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Don't wait to winterize outdoor pipes, sprinklers

By Brad Haire
University of Georgia

Homeowners should winterize outdoor pipes and lawn sprinklers soon. A few precautions now can save a lot of time and headaches come springtime.

Temperatures in north Georgia have already dipped below freezing. And this winter is predicted to have extended periods of freezing weather throughout the state.

Freezing temperatures can cause the water in an exposed pipe to expand. If the water expands too much, the pipe bursts.

"With home irrigation systems, you probably wouldn't know you had any pipe damage until you turned it on for the first spring watering," says Kerry Harrison, an irrigation specialist with the University of Georgia Extension Service.

Most in-ground sprinkler pipes will be OK, because only the top two inches of the ground freeze in most of Georgia. Pipes should be well below this level. Other irrigation components, like backflow prevention valves, are at ground level and could be in danger.

If there are any exposed valves or pipes around your home, tape them up or "use a good old sack to wrap them," Harrison said. Home-improvement stores have many tapes, foams and gadgets to keep these pipes warm on cold, winter nights.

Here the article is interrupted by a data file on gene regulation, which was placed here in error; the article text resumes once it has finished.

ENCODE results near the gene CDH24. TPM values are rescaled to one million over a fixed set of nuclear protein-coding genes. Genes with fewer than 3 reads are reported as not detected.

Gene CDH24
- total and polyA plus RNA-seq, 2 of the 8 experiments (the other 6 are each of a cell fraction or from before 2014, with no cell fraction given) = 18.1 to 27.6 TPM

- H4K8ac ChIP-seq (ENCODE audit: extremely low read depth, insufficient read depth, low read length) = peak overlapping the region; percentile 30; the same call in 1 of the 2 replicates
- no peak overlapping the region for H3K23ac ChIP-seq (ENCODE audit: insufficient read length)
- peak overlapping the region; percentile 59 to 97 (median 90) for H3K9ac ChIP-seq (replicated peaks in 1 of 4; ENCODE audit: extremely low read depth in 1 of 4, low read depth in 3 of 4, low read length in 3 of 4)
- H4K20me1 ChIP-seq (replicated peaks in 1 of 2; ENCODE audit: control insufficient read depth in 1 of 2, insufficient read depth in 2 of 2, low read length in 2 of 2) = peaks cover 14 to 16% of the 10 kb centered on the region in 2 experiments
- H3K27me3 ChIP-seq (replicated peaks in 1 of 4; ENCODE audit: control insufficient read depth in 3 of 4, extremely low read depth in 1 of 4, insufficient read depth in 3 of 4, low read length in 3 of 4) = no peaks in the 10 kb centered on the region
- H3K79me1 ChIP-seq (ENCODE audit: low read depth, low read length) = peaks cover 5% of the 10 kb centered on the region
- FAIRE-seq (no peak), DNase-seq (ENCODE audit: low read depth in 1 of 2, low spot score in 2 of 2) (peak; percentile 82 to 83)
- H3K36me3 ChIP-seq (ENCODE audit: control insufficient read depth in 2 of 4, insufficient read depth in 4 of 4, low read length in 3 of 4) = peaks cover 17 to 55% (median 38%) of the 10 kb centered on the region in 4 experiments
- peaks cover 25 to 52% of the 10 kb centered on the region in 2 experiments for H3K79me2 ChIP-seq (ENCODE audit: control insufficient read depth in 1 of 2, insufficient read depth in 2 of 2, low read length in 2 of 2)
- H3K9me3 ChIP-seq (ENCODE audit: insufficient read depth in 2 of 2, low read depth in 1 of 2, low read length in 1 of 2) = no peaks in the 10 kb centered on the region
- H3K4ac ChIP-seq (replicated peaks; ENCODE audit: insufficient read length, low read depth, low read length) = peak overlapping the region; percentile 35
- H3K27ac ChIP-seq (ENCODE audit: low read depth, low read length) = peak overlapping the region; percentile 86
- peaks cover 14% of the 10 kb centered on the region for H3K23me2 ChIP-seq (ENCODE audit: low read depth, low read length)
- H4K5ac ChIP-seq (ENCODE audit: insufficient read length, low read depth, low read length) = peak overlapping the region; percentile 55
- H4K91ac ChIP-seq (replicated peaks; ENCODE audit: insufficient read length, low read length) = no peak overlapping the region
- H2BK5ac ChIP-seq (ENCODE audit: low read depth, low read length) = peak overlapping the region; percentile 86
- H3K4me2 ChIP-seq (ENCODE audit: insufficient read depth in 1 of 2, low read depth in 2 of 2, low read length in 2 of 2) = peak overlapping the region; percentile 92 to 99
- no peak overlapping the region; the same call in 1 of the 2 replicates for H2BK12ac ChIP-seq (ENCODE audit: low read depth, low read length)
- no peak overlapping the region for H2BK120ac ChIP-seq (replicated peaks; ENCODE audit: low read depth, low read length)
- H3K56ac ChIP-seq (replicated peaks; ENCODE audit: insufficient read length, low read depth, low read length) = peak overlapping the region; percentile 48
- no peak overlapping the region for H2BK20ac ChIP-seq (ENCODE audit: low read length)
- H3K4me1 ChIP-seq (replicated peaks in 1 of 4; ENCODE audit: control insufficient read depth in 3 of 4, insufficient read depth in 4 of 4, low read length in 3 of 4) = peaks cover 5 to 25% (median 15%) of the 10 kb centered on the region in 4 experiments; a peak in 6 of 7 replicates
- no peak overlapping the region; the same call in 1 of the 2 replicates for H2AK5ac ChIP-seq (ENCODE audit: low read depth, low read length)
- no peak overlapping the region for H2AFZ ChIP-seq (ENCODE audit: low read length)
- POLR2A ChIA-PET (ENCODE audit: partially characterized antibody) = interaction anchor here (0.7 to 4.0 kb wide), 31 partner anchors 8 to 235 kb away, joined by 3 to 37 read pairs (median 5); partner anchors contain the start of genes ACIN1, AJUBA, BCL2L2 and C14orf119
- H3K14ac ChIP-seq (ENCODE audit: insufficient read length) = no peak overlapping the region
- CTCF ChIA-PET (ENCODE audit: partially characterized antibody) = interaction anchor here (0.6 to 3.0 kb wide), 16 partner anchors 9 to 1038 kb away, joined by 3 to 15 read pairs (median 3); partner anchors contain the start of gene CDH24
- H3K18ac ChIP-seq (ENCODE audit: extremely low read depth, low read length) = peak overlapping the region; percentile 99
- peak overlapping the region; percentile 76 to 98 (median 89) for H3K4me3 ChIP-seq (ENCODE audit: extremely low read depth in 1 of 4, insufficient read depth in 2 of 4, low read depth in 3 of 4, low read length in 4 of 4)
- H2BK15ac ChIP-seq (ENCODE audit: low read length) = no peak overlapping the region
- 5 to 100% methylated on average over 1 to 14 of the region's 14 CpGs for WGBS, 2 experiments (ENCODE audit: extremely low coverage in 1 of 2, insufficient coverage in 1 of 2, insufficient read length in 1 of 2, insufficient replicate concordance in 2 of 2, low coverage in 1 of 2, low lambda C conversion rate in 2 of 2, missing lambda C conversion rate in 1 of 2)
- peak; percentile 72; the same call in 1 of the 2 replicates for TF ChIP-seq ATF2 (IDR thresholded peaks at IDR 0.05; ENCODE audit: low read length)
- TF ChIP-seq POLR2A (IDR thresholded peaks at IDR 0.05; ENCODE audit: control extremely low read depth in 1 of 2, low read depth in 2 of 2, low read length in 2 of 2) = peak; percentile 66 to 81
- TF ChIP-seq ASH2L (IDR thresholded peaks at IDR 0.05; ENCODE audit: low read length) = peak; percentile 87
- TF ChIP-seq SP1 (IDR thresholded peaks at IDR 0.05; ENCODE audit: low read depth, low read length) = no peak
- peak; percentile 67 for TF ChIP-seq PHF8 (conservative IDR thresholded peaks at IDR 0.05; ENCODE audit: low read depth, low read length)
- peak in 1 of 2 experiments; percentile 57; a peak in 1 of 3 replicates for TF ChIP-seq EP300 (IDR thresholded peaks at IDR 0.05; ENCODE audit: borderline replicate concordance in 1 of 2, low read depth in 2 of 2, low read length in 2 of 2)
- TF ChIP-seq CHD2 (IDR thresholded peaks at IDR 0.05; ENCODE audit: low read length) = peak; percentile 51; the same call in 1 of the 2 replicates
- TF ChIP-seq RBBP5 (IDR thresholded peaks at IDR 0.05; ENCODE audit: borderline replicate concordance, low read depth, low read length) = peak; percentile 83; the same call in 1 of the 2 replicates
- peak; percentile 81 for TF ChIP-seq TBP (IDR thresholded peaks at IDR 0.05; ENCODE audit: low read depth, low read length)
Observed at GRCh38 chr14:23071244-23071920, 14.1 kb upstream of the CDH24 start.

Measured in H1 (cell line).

The tips of sprinkler heads can hold water. When frozen, they can rupture. The whole sprinkler system holds water, too, even when it isn't being used, like in the winter. Don't forget to drain the system, he said. If you don't drain it properly in the winter, your sprinkler could be a geyser when you turn it on next spring.

"Arrangements should have been made in the installation process to have a way to drain those lines that would hold water through a buried valve in a pit," he said.

If you've bought a home with an installed irrigation system, find this drain valve. Some systems are equipped with automatic drain valves.

Don't forget about outside water hoses. You can do two things:

* Leave the hoses hanging outside. But disconnect them from faucets.

* Disconnect, drain and store hoses someplace with a constant temperature. This will prolong the life of hoses.

If you leave hoses undrained outside in the winter, don't move them or touch them in freezing weather. You could be the one to break them. Frozen hoses are fragile.

Private water users and rural residents with wells should check out their main water pump. There is usually a quarter-inch pipe connected to the pressure switch. If it's metal, it likely won’t freeze. But if it's plastic, it might freeze and burst. This could cause the water pump to fail or continue to run and cause some major winter repairs.

If all these precautions fail and a pipe bursts, there's still one thing to remember. "Know where your main water cutoff is," Harrison said.

(Brad Haire is the former news editor with the University of Georgia College of Agricultural and Environmental Sciences.)

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